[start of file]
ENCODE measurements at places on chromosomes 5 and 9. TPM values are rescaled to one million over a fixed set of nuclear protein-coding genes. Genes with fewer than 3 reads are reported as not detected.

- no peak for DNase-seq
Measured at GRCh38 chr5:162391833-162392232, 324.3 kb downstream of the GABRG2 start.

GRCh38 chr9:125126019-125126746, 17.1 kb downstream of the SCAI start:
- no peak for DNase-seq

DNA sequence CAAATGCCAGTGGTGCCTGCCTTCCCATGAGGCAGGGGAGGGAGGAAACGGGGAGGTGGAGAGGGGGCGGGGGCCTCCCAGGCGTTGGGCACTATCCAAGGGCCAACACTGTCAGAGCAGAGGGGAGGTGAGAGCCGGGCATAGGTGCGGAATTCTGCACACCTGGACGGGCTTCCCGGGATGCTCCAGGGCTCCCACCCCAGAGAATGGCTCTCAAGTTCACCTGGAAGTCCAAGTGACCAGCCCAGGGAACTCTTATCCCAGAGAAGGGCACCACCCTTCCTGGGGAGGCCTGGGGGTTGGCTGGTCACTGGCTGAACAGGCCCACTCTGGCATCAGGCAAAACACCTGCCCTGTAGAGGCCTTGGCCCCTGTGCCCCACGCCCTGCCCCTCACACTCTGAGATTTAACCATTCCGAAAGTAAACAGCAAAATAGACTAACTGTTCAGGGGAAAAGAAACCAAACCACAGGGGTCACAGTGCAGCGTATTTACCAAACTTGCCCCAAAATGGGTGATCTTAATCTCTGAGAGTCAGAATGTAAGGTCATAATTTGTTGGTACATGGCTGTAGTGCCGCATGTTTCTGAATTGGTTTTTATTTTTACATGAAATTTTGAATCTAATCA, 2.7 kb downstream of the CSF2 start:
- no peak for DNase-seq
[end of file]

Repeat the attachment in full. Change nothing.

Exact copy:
ENCODE measurements at places on chromosomes 5 and 9. TPM values are rescaled to one million over a fixed set of nuclear protein-coding genes. Genes with fewer than 3 reads are reported as not detected.

- no peak for DNase-seq
Measured at GRCh38 chr5:162391833-162392232, 324.3 kb downstream of the GABRG2 start.

GRCh38 chr9:125126019-125126746, 17.1 kb downstream of the SCAI start:
- no peak for DNase-seq

DNA sequence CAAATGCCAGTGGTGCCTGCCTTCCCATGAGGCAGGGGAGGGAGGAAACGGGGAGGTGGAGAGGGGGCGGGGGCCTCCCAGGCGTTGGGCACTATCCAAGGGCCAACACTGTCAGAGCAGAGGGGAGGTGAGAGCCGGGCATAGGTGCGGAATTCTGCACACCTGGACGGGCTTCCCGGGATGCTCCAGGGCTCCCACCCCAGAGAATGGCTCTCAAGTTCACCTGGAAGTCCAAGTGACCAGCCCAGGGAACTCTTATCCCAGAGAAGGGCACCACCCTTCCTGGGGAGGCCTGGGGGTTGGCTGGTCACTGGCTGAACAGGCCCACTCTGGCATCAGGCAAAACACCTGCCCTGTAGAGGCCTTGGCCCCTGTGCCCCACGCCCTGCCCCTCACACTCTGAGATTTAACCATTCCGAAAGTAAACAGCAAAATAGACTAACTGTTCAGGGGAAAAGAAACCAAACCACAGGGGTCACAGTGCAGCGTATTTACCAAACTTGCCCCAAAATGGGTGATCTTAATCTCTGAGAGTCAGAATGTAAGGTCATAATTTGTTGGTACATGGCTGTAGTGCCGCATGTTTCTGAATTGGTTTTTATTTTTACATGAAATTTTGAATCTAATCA, 2.7 kb downstream of the CSF2 start:
- no peak for DNase-seq